Cash-out auto refinance

Cash-out refinancing of a car loan is the process of replacing your current auto loan with another one, and borrowing an additional amount against the equity in your vehicle. With cash-out refinance, you might be able to get a better interest rate on your auto loan—but it could come at a cost: increasing debt or owing more than what’s owed for vehicle down payment.

Debt settlement

Debt settlement is an excellent option for those who need debt relief but can’t afford to pay the full amount of their outstanding debts. Debt settlements may result in you saving up to half, or more, on the total amount owed. This reduction can help you get your finances in order and free you from credit card bills much faster than if you were making minimum payments each card, each month. Debt settlement companies can offer affordable monthly payments so that you can keep more cash in your pocket each month, while still working towards resolving your debt. 

Okay, so what’s the best way to handle my debt?

The answer depends on your situation. While debt consolidation can help some people get out of debt, it can take up to 3-5 years, or more, to resolve your debt with this type of loan. It also can result in you paying more than what you initially owe since lenders will usually charge origination fees which are typically 3-5% of the loan amount. Debt settlement is an excellent alternative for those looking for quicker debt relief. We recommend reaching out to a debt consultant who can evaluate your situation and provide more information on how you could get out of debt for less than you owe.

A Few More Common Questions About Debt Consolidation: 

Is it smart to consolidate debt?

While getting out of debt is smart, debt consolidation might not be the right solution for everyone. This type of debt relief can simplify your overall situation and possibly provide reduced interest rates, but can be challenging to qualify for as most companies require you to have a high credit score. It also doesn’t reduce the total amount you owe, but simply consolidates all your debts into one place. If you cannot afford to pay back what you owe, debt settlement might be a better option for you.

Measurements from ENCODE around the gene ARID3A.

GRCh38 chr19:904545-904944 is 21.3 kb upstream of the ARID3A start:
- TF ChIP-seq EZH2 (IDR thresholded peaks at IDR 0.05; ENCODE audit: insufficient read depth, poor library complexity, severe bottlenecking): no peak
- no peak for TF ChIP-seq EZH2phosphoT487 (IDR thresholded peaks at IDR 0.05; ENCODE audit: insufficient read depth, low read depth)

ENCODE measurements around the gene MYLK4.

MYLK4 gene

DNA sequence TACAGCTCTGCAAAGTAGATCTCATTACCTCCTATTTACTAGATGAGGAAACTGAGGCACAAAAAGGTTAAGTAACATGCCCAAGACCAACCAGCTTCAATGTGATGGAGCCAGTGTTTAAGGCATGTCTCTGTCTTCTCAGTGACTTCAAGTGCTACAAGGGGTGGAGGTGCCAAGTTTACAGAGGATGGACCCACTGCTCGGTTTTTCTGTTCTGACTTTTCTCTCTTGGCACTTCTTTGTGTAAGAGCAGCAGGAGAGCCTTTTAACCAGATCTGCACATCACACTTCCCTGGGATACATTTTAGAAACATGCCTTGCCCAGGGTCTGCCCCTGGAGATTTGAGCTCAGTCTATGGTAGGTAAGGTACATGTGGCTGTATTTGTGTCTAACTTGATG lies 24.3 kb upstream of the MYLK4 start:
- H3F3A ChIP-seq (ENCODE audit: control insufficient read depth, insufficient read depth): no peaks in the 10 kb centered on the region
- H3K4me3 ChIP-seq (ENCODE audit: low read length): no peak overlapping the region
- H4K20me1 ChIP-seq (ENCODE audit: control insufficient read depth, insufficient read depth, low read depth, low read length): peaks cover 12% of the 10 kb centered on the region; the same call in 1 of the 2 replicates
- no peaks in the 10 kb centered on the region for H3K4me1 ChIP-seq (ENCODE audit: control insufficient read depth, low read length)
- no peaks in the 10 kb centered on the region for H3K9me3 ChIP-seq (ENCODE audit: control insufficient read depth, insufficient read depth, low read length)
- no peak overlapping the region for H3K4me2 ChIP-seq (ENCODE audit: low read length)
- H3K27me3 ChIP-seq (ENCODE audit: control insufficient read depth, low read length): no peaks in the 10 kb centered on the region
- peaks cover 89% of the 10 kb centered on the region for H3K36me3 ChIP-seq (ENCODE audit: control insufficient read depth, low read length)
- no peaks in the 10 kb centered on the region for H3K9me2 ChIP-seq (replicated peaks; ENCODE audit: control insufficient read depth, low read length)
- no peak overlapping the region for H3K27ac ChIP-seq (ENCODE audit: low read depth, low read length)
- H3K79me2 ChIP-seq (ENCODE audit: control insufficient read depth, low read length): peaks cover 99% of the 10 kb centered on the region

Do consolidation loans hurt your credit score?

Debt consolidation can negatively impact your credit score in two ways: a hard inquiry and closure of accounts. While these impacts on your credit score may not be permanent, they can limit your ability to get loans in the future.

Is it better to get a personal loan or debt consolidation?

A personal loan and debt consolidation are essentially the same thing. A personal loan is a form of credit that can be used for anything you choose, while a debt consolidation loan is a personal loan that you use to pay off your debts. Choosing to use a personal loan to pay off your debts is what makes it a debt consolidation loan. Qualification and financing terms for both of these loans are dependent on your credit score.

What’s the quickest way to get out of debt?

One of the quickest ways to get out of debt is to work with a certified debt consultant. These professionals have experience negotiating with creditors and may be able to help you significantly reduce your debt in as little as 24–36 months. Start the process by calling 1-800-983-6693 for a free debt evaluation.

Is debt consolidation a bad idea?

Debt consolidation can be a bad idea if you don’t have the personal discipline to make your payments on time every month. Defaulting on these loans can severely hurt your credit. It can also hurt you if you aren’t willing or able to stop using credit and continue accumulating more debt. It is also important to pay attention to what interest rate you qualify for as you don’t want to consolidate your debt into a high-interest loan.